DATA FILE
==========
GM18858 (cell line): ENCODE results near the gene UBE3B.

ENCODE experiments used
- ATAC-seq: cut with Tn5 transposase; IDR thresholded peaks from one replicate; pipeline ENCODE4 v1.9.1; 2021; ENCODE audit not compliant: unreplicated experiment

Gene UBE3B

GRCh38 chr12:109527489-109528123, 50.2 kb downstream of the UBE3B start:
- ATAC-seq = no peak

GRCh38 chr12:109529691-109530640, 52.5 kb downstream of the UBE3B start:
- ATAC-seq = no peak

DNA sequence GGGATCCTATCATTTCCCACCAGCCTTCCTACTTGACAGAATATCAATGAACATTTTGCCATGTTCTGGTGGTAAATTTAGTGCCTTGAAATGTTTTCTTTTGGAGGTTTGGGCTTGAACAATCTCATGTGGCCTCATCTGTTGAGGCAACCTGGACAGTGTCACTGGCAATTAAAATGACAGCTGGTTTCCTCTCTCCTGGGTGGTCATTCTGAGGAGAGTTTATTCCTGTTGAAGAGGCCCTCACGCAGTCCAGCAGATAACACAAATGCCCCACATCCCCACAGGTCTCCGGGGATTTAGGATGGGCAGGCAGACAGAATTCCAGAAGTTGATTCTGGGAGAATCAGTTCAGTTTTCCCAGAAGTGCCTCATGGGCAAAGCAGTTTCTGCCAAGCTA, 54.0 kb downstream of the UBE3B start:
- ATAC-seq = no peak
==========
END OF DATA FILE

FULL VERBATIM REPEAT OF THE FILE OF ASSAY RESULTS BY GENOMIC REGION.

GM18858 (cell line): ENCODE results near the gene UBE3B.

ENCODE experiments used
- ATAC-seq: cut with Tn5 transposase; IDR thresholded peaks from one replicate; pipeline ENCODE4 v1.9.1; 2021; ENCODE audit not compliant: unreplicated experiment

Gene UBE3B

GRCh38 chr12:109527489-109528123, 50.2 kb downstream of the UBE3B start:
- ATAC-seq = no peak

GRCh38 chr12:109529691-109530640, 52.5 kb downstream of the UBE3B start:
- ATAC-seq = no peak

DNA sequence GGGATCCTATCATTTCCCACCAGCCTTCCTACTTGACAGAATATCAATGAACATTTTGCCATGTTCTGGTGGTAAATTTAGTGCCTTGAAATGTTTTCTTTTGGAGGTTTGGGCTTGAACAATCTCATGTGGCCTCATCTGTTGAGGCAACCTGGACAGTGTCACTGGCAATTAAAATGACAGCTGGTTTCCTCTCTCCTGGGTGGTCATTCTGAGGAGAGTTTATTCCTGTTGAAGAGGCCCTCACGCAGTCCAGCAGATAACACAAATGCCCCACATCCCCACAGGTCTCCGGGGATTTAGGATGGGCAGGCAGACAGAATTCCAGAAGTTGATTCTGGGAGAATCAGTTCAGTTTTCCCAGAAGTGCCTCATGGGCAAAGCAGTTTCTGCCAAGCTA, 54.0 kb downstream of the UBE3B start:
- ATAC-seq = no peak